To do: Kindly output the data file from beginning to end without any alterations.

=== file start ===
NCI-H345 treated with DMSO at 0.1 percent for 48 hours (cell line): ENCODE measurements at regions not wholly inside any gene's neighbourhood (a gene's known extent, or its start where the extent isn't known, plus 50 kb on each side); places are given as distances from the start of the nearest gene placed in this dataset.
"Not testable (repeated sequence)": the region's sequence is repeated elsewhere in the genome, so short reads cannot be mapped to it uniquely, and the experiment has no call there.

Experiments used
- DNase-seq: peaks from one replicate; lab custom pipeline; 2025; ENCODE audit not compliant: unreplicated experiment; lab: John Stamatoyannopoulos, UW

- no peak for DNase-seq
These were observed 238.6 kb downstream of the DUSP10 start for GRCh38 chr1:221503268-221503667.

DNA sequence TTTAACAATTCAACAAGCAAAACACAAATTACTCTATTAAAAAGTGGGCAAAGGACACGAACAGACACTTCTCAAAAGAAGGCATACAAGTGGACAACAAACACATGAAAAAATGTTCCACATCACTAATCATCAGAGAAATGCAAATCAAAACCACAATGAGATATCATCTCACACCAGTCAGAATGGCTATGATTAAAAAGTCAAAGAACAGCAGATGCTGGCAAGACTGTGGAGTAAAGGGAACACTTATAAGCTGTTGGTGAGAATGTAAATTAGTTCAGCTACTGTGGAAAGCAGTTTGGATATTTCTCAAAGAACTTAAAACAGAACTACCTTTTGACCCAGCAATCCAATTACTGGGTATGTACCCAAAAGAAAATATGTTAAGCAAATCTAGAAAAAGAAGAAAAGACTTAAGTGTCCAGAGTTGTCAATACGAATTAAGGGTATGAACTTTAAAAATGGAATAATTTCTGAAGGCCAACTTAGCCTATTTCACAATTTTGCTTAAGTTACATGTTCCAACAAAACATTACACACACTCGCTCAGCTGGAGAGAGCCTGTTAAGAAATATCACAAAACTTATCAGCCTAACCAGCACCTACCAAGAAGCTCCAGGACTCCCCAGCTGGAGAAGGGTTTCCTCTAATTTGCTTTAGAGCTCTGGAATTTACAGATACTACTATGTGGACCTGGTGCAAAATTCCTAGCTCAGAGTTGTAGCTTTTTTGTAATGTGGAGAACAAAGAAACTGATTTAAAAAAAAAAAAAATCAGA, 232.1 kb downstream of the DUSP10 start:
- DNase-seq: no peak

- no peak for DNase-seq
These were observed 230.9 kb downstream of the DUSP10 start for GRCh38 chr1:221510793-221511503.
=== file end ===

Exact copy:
NCI-H345 treated with DMSO at 0.1 percent for 48 hours (cell line): ENCODE measurements at regions not wholly inside any gene's neighbourhood (a gene's known extent, or its start where the extent isn't known, plus 50 kb on each side); places are given as distances from the start of the nearest gene placed in this dataset.
"Not testable (repeated sequence)": the region's sequence is repeated elsewhere in the genome, so short reads cannot be mapped to it uniquely, and the experiment has no call there.

Experiments used
- DNase-seq: peaks from one replicate; lab custom pipeline; 2025; ENCODE audit not compliant: unreplicated experiment; lab: John Stamatoyannopoulos, UW

- no peak for DNase-seq
These were observed 238.6 kb downstream of the DUSP10 start for GRCh38 chr1:221503268-221503667.

DNA sequence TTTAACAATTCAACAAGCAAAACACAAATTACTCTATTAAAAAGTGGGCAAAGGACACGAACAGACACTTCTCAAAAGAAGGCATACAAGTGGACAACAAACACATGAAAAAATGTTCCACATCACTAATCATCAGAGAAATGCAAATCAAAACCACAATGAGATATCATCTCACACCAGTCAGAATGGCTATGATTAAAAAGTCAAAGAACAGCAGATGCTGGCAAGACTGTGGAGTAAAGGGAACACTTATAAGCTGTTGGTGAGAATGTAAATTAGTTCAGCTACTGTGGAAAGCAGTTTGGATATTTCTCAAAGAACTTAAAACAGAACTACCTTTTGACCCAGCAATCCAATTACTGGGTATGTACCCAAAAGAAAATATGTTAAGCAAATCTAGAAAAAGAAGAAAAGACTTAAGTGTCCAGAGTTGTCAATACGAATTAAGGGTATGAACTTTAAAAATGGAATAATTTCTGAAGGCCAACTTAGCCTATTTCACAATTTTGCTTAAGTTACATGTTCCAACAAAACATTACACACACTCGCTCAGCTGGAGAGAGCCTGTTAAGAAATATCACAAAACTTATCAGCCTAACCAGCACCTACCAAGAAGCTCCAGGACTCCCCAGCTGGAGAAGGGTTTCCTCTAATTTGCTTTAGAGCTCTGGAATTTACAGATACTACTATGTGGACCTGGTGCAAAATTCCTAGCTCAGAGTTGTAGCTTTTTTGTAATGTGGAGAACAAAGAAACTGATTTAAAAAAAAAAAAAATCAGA, 232.1 kb downstream of the DUSP10 start:
- DNase-seq: no peak

- no peak for DNase-seq
These were observed 230.9 kb downstream of the DUSP10 start for GRCh38 chr1:221510793-221511503.